He told The Business Standard (TBS), “Due to low revenue collection, bank loans will increase and the International Monetary Fund’s (IMF) conditions [for the $4.7 billion credit] will also not be met, which may make it difficult to get the next instalment of the loan from the agency.”
However, a review of the revenue collection figures from July to February of FY 23 shows that the growth in NBR’s revenue collection during the period is close to 9%, which was almost double in the same period of last fiscal year. Revenue earnings had a negative growth of 2% in the 2019-20 fiscal year that met pandemic-induced lockdowns, but recovered in the next two fiscal years posting an average 16% annual growth.
“The written-unwritten restrictions on imports were imposed mainly due to the dollar crisis, resulting in a significantly lower collection of import duties. If the situation continues, the current revenue growth may decrease further in the future,” Muntaseer Kamal, a research fellow of the Center for Policy Dialogue (CPD), told TBS, adding that this situation can be called the slowdown of the economy.
Bangladesh’s revenue contribution to GDP (tax to GDP ratio) is very low if compared globally. There are several conditions attached to the $4.7 billion loan from the IMF and one of which is to increase the tax-to-GDP ratio by 0.5% in the next 2023-24 fiscal year.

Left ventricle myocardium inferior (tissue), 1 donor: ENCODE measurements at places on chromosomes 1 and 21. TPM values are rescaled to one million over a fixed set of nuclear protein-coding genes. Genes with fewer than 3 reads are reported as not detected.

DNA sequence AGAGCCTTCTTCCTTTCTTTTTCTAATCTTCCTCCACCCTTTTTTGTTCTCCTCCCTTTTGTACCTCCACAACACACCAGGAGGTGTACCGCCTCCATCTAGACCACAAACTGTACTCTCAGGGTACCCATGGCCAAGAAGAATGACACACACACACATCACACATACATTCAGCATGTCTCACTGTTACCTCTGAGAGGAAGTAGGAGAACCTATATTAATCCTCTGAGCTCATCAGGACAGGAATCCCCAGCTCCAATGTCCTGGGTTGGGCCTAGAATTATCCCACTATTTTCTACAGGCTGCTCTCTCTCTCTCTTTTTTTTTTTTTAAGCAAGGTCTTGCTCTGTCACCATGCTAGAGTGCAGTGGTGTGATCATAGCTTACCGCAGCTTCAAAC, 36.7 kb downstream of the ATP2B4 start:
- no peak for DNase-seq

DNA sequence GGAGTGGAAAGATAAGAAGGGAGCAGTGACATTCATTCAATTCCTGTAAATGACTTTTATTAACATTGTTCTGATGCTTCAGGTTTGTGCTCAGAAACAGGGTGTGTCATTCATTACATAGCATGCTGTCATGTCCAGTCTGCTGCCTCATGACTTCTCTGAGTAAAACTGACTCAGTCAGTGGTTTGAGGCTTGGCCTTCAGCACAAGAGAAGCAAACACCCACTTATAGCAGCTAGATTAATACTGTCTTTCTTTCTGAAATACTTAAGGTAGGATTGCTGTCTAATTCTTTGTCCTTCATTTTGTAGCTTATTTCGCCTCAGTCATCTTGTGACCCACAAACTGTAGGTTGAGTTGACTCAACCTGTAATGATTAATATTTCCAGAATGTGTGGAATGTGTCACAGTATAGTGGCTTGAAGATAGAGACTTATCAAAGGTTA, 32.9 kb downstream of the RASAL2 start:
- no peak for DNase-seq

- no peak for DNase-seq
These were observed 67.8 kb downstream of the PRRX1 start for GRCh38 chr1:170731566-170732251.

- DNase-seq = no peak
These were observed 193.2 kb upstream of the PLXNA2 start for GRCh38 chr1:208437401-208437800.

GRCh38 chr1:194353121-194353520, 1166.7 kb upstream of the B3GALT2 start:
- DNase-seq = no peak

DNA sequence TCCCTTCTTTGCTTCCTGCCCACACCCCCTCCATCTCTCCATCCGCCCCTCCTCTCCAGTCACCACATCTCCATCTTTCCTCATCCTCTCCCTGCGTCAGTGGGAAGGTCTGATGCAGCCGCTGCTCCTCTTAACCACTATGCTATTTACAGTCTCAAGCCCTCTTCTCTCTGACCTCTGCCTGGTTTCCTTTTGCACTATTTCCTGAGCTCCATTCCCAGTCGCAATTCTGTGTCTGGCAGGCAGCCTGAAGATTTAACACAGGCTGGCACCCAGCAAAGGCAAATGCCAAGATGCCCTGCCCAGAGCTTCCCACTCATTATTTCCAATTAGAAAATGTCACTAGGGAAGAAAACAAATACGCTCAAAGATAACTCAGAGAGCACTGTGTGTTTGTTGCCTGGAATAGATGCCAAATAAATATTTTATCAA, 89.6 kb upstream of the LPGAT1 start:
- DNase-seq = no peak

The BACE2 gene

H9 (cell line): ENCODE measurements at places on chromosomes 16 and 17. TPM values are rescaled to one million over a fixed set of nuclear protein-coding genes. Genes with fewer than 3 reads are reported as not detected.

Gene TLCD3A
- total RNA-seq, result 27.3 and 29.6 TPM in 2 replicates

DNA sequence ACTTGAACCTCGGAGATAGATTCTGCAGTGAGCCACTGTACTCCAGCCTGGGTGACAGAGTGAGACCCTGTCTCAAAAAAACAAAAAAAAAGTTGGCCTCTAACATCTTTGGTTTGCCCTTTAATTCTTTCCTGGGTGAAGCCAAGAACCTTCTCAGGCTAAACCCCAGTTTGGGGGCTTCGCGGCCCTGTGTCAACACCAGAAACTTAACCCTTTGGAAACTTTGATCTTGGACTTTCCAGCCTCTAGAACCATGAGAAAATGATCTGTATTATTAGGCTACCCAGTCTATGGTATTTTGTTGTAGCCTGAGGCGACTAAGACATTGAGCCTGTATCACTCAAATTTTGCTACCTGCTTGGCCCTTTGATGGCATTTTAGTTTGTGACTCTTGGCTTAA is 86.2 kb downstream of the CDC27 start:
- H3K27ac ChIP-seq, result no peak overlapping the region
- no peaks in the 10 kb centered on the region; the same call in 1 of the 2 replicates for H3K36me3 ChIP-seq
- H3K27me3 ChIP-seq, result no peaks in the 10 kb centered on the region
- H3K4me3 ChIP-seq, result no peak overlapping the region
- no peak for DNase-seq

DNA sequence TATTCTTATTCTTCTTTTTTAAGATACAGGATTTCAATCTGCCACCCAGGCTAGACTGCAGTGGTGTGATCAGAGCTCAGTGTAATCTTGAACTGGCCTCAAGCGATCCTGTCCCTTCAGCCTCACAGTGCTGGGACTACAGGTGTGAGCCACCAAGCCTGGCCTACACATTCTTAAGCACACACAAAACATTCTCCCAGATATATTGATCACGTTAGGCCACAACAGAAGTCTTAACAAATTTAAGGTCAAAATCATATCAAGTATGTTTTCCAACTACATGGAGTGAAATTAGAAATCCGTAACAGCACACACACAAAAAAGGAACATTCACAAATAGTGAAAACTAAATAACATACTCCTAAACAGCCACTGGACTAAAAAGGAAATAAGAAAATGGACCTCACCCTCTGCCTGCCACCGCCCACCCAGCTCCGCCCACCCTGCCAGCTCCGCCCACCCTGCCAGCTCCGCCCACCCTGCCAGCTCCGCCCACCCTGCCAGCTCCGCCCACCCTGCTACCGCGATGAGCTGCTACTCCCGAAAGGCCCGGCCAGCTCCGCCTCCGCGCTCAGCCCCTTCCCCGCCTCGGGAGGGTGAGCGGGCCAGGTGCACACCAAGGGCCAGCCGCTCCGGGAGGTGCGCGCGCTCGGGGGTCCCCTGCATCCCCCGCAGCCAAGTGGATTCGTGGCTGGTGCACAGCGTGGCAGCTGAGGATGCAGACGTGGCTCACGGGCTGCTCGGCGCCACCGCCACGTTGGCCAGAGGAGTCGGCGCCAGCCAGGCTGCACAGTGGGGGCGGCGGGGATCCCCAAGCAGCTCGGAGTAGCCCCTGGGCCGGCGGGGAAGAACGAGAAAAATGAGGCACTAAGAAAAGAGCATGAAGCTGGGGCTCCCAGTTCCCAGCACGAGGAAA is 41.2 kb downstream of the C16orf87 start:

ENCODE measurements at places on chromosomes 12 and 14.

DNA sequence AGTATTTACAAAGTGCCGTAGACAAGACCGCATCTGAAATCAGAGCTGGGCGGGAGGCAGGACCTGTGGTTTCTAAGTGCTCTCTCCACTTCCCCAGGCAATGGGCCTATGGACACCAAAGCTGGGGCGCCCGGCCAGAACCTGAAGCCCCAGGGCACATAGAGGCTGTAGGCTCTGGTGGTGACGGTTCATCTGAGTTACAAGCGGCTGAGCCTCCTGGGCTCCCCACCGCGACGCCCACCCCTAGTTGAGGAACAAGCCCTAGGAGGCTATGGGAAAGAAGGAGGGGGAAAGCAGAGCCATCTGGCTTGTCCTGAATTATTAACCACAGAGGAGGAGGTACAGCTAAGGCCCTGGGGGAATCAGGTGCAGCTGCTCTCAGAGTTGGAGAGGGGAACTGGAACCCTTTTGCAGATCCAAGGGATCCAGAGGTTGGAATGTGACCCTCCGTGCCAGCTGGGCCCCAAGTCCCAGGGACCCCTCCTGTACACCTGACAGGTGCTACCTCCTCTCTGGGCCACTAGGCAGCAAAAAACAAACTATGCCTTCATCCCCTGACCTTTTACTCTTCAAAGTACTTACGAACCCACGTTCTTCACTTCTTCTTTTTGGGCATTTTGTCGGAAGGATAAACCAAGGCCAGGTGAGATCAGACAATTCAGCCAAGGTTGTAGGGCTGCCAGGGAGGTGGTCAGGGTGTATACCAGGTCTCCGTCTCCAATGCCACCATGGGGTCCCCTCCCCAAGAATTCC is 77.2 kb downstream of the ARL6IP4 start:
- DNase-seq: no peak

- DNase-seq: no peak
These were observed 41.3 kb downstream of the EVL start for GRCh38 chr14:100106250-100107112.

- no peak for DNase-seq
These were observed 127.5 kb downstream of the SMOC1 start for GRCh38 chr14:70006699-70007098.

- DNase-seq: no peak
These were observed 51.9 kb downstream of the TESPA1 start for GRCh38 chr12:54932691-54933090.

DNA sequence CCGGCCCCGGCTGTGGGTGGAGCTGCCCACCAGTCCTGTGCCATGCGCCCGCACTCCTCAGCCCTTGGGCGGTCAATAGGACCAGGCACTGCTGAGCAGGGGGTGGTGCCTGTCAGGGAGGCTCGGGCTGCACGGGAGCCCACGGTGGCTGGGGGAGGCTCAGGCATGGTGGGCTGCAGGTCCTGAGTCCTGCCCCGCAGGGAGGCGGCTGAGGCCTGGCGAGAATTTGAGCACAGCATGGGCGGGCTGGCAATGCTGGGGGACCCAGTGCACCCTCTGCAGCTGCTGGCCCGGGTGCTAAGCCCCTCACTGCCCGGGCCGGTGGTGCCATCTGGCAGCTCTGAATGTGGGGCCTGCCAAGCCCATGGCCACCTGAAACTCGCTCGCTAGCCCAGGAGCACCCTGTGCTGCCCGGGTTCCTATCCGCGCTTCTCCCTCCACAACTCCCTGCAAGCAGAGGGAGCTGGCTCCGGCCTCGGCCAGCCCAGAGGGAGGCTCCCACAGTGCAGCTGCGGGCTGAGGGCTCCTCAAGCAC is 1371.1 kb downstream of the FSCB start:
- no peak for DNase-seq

“But it will be difficult to meet the conditions like reducing tax expenditure and increasing the tax-to-GDP ratio,” Muntaseer Kamal added.
The government has taken several steps to discourage imports since April last year as the strong US dollar raised global commodity prices when the Russia-Ukraine war broke out. These import restrictions were not eased yet but rather increased in some cases. As a result, imports are continuously decreasing.
According to the latest Bangladesh Bank data, imports fell by 5.7% from July to January of FY 23, which affected the revenue collection. In January, there was a negative growth in import duty collection.
NBR sources said, among the three sectors of revenue collection, the growth in import duty was the lowest at a little over 4% in the first eight months of the current fiscal year. The growth in VAT and income tax collection has been 15% and 6.29%, respectively.
Former NBR chairman Dr Muhammad Abdul Mazid said he believes that the main reason for this growth in VAT collection is the high price of imported goods.
NBR takes initiatives to boost revenue collection
NBR Chairman Abu Hena Md Rahmatul Muneem held a meeting with field-level senior officials on Sunday to find ways to increase revenue collection.
In the meeting, field-level officials explained some of the reasons behind the slow growth in revenue collection.
On condition of anonymity, a senior NBR official, who was present at the meeting, told TBS, “It has been challenging to increase revenue collection due to low imports. However, directives have been given to realise large sums owed to the Bangladesh Petroleum Corporation (BPC), Petrobangla and other organisations.
“We were also instructed to dispose of cases quickly to increase revenue collection,” he added.